Friendly fairies frolic in fantastical Freewill festival
It weren’t for Shakespeare, Disney would look a lot different today. No Tinkerbell!
Before the great playwright first produced A Midsummer Night’s Dream in 1660, fairies were evil. They put death spells on people, stole their babies, spread disease, imparted loose morals upon comely maidens. In general, fairies were unpleasant manifestations of the public fear and intolerance towards Paganism. At the time Shakespeare’s fantastical comedy was written, you could get burned at the stake for heresy.
Playing through July 21 at Hawrelak Park’s Heritage Amphitheatre alternating nights with King Lear for the Freewill Shakespeare Festival, A Midsummer Night’s Dream seems to have been the first major cultural shift that painted faeries as benevolent spirits.
“Shakespeare made fairies much more mischievous and fun,” says Freewill artistic director Marianne Copithorne. “Oberon and Titania arrive in the forest because they want to attend the wedding of Theseus and Hippolyta. They’re friendly. They just like to cause a little shit.”
A little explanation is clearly needed. Oberon and Titania are king and queen of the fairies, respectively. They live in the forest with all the other friendly fairies, where the wedding of Theseus and Hippolyta will take place, and where the young lovers Hermia and Lysander have eloped, followed by Demetrius, who had been planning to marry Hermia, and Helena, who secretly loves Demetrius. The in-laws don’t make any of this easier, nor does Puck, the fairy king’s wise-cracking servant. It’s a full moon, too.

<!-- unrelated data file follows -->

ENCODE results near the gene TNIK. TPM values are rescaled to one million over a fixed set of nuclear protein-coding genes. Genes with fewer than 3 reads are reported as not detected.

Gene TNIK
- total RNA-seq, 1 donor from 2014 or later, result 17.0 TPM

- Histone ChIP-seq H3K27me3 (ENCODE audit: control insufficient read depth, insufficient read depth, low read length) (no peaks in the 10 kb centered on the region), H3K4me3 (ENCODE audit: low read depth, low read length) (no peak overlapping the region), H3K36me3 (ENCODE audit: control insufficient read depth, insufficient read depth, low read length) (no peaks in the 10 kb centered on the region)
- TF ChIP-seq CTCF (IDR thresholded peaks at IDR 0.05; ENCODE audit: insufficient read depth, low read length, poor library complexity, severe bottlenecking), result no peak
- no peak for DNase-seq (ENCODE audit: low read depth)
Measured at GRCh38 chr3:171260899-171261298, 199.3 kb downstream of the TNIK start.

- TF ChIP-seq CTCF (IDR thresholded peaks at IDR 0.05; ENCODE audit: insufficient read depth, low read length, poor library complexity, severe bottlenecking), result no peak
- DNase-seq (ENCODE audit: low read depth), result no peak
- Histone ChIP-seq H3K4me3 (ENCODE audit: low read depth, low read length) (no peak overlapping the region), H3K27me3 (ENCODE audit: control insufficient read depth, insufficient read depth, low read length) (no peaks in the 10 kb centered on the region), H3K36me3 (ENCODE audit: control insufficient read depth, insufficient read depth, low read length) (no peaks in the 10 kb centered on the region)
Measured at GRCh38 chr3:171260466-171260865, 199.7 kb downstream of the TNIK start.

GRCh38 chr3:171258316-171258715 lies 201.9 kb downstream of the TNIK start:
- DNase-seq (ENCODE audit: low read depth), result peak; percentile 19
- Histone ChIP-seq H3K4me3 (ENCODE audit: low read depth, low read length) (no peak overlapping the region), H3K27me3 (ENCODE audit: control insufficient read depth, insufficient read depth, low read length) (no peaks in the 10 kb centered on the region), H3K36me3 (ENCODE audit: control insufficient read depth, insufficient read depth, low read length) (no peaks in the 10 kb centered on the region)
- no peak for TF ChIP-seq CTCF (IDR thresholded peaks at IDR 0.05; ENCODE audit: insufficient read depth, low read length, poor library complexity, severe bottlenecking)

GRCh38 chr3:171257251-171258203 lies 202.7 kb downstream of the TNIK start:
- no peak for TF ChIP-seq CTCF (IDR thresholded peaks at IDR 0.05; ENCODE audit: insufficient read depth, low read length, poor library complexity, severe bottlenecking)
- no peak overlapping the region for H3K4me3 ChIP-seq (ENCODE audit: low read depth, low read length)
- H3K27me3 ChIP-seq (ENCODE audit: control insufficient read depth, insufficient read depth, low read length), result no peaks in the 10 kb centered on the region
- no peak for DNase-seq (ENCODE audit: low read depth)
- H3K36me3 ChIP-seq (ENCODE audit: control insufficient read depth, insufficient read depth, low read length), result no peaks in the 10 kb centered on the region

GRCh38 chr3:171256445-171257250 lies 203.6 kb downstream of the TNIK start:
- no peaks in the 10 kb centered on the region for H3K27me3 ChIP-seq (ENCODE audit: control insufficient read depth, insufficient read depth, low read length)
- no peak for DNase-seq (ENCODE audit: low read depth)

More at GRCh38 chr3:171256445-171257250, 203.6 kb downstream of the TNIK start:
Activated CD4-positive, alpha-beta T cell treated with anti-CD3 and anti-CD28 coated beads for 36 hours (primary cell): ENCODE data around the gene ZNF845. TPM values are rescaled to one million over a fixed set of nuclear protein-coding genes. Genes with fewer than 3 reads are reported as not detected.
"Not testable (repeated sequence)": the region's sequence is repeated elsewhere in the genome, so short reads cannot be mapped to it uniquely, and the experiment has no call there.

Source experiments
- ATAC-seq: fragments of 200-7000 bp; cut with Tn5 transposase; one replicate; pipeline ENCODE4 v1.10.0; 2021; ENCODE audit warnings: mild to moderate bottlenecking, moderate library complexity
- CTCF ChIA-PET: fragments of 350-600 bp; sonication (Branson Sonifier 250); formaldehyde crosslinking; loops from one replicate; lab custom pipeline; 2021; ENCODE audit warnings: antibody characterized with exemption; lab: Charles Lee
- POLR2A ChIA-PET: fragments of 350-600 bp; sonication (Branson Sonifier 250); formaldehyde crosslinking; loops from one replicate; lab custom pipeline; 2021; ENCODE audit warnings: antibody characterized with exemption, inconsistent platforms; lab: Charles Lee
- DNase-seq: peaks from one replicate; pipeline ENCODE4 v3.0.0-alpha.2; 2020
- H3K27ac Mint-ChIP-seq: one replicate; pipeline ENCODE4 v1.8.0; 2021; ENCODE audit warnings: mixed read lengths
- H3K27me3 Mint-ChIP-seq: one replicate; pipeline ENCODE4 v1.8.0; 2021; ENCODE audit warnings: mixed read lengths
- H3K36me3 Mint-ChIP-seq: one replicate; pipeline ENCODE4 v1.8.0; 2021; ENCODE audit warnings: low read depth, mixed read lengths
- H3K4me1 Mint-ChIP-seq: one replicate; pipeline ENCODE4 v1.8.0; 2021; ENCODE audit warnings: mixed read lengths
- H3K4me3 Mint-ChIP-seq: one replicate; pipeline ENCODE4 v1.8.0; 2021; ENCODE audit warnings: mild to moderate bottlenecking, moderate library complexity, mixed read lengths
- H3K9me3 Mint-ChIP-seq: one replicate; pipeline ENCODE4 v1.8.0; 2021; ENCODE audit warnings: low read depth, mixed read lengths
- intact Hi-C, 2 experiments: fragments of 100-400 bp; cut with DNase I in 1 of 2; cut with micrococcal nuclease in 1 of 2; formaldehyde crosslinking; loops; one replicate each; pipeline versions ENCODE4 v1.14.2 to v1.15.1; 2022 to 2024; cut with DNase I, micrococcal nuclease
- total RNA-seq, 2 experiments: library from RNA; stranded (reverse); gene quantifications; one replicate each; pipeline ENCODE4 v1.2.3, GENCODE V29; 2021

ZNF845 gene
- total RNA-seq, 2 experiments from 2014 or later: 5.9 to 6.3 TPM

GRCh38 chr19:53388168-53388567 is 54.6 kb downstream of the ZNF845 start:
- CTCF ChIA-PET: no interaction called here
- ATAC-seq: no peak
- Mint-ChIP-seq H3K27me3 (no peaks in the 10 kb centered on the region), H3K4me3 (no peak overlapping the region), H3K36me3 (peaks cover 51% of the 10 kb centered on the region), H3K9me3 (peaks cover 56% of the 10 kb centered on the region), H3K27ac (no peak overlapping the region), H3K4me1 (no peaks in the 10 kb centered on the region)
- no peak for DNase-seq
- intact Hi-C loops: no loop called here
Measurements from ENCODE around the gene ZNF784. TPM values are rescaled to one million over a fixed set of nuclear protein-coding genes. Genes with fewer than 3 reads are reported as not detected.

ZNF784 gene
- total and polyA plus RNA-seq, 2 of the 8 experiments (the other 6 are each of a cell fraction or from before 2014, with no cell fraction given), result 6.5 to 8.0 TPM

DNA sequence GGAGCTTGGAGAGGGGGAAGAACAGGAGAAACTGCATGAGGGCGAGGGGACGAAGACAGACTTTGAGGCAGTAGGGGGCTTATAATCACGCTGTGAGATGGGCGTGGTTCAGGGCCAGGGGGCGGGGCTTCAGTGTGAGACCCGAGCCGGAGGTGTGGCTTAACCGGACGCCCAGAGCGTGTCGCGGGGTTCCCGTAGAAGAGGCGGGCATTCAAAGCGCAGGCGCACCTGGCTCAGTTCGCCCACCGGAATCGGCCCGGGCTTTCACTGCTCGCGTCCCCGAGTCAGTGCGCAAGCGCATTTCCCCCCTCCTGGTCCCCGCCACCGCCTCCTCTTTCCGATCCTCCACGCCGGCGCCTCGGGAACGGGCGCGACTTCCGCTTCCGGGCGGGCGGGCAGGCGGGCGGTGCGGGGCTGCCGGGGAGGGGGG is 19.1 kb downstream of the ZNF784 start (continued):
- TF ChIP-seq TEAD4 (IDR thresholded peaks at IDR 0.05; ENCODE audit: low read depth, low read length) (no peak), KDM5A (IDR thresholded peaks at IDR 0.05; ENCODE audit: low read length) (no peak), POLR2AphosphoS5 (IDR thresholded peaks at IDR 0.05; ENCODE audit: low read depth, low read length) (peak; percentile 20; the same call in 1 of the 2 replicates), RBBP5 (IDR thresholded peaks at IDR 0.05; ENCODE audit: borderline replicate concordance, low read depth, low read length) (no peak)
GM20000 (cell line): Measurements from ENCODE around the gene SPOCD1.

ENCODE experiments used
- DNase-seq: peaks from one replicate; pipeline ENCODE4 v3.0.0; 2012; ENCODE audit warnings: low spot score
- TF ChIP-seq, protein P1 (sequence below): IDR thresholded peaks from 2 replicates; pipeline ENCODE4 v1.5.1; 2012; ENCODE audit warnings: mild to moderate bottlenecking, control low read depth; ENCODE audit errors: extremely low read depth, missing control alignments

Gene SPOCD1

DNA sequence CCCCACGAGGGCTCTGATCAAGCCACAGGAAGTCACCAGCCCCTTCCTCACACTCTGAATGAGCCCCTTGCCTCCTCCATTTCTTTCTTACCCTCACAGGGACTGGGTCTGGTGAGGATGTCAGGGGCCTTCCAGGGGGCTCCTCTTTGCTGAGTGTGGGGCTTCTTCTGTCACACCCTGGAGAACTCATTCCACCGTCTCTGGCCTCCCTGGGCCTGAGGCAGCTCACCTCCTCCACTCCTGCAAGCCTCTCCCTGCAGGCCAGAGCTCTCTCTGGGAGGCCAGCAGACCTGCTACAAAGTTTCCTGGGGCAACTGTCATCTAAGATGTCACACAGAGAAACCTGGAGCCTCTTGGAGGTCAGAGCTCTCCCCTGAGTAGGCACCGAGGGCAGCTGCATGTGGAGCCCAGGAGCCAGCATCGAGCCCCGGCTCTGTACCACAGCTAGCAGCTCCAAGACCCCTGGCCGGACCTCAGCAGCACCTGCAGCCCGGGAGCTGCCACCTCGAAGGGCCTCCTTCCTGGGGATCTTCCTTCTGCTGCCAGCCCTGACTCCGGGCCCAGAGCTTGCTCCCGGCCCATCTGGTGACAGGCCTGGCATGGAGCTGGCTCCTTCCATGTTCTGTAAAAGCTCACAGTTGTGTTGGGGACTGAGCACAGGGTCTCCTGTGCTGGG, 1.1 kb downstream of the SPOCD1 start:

“It’s just a perfect storm where all these people and spirits come together at the same time. Shakespeare puts them in a great big blender and causes chaos,” Copithorne says.
Some called the play “ridiculous” when it came out. And it still might be a good way to describe it all these years later. This is clearly Shakespeare’s weirdest and wildest play, made a little more of both in treating it as a farce in Freewill’s production. As Copithorne says, in celebrating the company’s 25th anniversary, “I wanted to give the audience a big cotton candy ice cream cone for our celebration of the 25th, so there’s lots of colour and it’s a delight to watch, and it’s a real stark contrast to see the darkness of King Lear.”
Where a guy gets his eyes scooped out with a spoon. So hey, parental discretion advisory.
Alternating between tragedy and comedy has served this company well, Copithorne says, which works especially well outdoors because “They were designed to be performed outdoors. There’s special kind of magic when you see Shakespeare in the outdoors when Mother Nature conspires to create beautiful sunset as the backdrop of a comedy or a thunderstorm to go with a tragedy.”
As long as it’s not the other way around.